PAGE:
Multiple people have been killed in at least two explosions in a suspected terror attack near Kabul airport following warnings a strike would be launched in the final phase of the evacuation effort.
Pentagon spokesman John Kirby confirmed two blasts occurred in a “complex attack” outside Hamid Karzai International Airport on Thursday, and there were “a number of US and civilian casualties”.
The Ministry of Defence said there had been no UK military or Government casualties reported at an early stage.
The Russian Foreign Ministry said at least 13 people were killed and 15 wounded in twin suicide attacks outside the airport, which has been the centre of the effort to help people flee Afghanistan.
The Ministry of Defence did not confirm or deny whether Isis-K was believed to be behind the explosions, after earlier warnings about the affiliate of the Islamic State (IS) terror group in Afghanistan.
But an anonymous US official said the blasts were “definitely believed to be” carried out by IS.
Mr Kirby said at least one explosion took place at or near the Baron Hotel, where the UK has been processing Britons and Afghans eligible for evacuation after the Taliban seized control of the nation.
A short distance away, he said another blast occurred near the Abbey Gate of Kabul’s airport.
Around 60 people wounded in the attack were being treated at a nearby surgical centre, according to Emergency, a charity that runs a network of war hospitals and first aid posts in Afghanistan.
Prime Minister Boris Johnson was preparing to chair an emergency Cobra meeting later on Thursday after being updated on the situation.
Taliban spokesman Zabihullah Mujahid said his group “strongly condemns” the attack and alleged it happened in an area under US control.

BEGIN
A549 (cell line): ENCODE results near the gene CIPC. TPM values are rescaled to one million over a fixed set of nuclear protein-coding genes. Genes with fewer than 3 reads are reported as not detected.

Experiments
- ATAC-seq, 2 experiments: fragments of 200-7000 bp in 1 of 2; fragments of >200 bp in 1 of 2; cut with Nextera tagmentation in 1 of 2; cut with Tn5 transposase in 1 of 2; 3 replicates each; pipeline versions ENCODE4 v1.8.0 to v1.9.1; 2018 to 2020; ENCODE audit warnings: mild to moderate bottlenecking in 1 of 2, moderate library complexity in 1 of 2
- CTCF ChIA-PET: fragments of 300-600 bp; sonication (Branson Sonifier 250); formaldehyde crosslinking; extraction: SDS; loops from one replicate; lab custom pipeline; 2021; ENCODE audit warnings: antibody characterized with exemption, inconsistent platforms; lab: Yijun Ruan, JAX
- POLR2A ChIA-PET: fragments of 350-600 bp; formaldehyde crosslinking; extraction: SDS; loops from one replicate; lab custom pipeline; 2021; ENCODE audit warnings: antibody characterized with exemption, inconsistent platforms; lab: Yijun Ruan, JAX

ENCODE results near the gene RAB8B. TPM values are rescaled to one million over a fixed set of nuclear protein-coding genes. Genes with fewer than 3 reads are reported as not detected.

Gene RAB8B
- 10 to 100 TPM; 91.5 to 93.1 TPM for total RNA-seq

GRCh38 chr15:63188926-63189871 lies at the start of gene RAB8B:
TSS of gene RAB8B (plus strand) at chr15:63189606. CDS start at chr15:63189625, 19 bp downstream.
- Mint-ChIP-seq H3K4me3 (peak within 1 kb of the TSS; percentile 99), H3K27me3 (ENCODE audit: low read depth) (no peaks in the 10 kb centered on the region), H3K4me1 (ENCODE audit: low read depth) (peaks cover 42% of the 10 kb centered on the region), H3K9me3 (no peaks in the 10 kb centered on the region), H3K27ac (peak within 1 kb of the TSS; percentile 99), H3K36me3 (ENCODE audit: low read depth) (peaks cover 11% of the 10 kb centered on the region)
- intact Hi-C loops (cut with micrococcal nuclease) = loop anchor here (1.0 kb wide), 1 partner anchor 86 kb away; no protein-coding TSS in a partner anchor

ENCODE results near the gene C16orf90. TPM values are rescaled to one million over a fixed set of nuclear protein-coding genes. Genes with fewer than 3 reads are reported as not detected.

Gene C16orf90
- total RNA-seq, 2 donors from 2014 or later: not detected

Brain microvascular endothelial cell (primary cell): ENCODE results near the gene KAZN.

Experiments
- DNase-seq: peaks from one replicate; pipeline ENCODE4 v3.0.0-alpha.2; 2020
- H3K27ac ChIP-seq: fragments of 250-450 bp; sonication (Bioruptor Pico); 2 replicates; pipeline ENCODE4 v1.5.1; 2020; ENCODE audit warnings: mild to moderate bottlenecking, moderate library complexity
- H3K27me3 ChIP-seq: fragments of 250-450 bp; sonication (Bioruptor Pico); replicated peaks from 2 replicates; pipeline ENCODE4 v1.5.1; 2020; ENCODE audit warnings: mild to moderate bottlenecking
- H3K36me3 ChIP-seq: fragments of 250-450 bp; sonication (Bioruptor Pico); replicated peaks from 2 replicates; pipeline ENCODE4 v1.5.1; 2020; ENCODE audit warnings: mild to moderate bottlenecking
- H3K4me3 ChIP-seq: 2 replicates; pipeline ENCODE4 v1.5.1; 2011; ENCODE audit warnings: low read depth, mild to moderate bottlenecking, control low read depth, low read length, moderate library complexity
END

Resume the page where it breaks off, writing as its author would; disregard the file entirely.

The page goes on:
Transport Secretary Grant Shapps issued an aviation notice further advising airlines to avoid Afghan airspace under 25,000 feet.
Armed forces minister James Heappey had earlier warned that there was “very credible reporting” of an “imminent” and “severe” terror threat.
He had urged people queuing outside the airport trying to flee the Taliban to move to safety amid concerns surrounding the IS terror cell.
Alicia Kearns, a member of the foreign affairs and national security strategy committees, said there had been “many hurt” in an attack at the Baron Hotel.
The Conservative MP tweeted: “A bomb or attack with gun fire at northern gate of Baron’s Hotel. Worried this will devastate evacuation – so many hurt. My heart is with all those injured and killed.”
Her colleague Nus Ghani said she was on the phone to somebody outside Kabul airport when the blast took place.
“Explosion at Kabul airport. I was on the phone to an Afghan outside the airport when he heard the explosion,” the MP tweeted.
She later said he was “OK” and was heading to a “safe house”.
The Ministry of Defence said it is “working urgently” to establish what happened in Kabul and “its impact on the ongoing evacuation effort”.
“Our primary concern remains the safety of our personnel, British citizens and the citizens of Afghanistan,” a statement added.
For the US military, Mr Kirby tweeted: “We can confirm that the explosion at the Abbey Gate was the result of a complex attack that resulted in a number of US & civilian casualties.